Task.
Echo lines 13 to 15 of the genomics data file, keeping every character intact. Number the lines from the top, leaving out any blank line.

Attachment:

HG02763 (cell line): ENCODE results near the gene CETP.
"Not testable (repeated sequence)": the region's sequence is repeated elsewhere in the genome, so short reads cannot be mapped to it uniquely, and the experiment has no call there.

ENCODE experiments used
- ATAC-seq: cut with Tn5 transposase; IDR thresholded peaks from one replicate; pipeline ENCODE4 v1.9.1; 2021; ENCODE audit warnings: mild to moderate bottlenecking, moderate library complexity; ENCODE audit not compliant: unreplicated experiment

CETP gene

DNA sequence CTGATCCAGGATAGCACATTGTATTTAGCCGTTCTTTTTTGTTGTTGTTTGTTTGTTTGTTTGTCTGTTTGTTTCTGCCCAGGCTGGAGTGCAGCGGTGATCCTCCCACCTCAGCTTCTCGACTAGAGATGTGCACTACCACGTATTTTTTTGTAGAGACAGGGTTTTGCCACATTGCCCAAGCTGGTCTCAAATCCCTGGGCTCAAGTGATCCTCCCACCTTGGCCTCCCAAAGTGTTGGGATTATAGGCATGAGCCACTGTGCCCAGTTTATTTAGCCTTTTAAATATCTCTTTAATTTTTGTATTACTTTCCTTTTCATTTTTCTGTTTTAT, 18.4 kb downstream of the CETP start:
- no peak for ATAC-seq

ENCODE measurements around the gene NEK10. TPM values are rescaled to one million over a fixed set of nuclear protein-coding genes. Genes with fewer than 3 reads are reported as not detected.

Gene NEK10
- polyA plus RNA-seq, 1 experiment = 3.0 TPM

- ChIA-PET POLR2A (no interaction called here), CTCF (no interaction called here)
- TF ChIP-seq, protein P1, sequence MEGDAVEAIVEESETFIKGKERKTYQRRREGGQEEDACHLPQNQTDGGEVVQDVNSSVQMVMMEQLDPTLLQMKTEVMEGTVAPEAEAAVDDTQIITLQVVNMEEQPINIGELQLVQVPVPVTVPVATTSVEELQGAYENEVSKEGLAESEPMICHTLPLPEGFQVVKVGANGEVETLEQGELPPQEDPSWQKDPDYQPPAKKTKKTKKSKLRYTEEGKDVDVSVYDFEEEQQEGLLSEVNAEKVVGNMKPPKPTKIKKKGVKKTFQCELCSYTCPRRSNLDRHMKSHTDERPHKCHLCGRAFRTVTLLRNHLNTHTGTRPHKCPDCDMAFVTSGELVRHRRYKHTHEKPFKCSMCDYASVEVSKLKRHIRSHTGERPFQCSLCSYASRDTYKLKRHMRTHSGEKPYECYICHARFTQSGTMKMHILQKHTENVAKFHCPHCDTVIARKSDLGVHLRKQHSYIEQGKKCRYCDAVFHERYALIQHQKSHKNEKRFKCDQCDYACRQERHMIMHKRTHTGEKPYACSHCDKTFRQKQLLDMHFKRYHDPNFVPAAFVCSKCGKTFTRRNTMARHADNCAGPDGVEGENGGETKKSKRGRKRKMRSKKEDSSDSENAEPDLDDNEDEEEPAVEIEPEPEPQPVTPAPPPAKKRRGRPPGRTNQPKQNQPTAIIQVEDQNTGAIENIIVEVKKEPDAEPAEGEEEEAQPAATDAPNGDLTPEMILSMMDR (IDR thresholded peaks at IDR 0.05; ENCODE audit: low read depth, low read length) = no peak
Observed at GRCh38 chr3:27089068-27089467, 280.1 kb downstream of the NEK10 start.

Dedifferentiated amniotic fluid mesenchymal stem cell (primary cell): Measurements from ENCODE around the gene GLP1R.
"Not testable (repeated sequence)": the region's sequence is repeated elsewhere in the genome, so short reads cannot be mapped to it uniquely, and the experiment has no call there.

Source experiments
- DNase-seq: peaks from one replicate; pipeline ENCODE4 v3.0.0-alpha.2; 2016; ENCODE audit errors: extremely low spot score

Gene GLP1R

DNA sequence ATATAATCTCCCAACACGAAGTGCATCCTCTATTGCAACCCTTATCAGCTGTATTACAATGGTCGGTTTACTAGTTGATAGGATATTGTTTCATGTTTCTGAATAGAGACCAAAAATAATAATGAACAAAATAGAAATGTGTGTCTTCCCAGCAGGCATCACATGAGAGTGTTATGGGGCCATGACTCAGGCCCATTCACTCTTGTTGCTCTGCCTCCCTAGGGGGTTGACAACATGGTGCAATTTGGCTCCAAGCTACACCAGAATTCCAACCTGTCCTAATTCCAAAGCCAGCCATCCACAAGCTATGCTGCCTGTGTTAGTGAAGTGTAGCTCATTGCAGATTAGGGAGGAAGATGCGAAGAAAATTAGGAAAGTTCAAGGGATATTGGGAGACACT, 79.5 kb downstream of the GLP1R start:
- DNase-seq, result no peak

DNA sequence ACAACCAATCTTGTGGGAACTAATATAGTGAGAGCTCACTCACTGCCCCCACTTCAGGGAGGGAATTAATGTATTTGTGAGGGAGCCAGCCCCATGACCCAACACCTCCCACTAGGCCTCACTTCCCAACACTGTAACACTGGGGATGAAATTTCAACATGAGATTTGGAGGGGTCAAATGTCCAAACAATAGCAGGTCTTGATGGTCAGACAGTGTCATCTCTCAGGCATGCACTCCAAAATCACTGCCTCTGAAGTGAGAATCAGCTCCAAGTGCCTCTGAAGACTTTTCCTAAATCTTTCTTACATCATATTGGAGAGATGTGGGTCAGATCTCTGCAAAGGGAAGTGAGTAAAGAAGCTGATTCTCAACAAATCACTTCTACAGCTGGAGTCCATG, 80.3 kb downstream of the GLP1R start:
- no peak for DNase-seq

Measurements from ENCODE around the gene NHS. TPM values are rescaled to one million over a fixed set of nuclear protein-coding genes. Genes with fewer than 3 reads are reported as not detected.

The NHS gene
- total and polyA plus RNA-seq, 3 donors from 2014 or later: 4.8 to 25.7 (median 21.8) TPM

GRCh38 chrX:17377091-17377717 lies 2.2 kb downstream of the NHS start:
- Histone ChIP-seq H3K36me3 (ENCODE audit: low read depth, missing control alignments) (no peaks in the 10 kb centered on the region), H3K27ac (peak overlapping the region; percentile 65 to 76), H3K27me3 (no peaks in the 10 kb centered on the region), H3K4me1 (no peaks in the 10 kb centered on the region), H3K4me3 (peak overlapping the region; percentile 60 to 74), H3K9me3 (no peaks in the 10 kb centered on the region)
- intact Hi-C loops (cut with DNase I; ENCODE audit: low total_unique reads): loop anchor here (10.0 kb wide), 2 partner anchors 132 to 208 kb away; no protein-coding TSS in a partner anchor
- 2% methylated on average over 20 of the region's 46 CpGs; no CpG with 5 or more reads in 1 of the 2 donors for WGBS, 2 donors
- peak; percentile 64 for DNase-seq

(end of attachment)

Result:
Observed at GRCh38 chr3:27089068-27089467, 280.1 kb downstream of the NEK10 start.

Dedifferentiated amniotic fluid mesenchymal stem cell (primary cell): Measurements from ENCODE around the gene GLP1R.
"Not testable (repeated sequence)": the region's sequence is repeated elsewhere in the genome, so short reads cannot be mapped to it uniquely, and the experiment has no call there.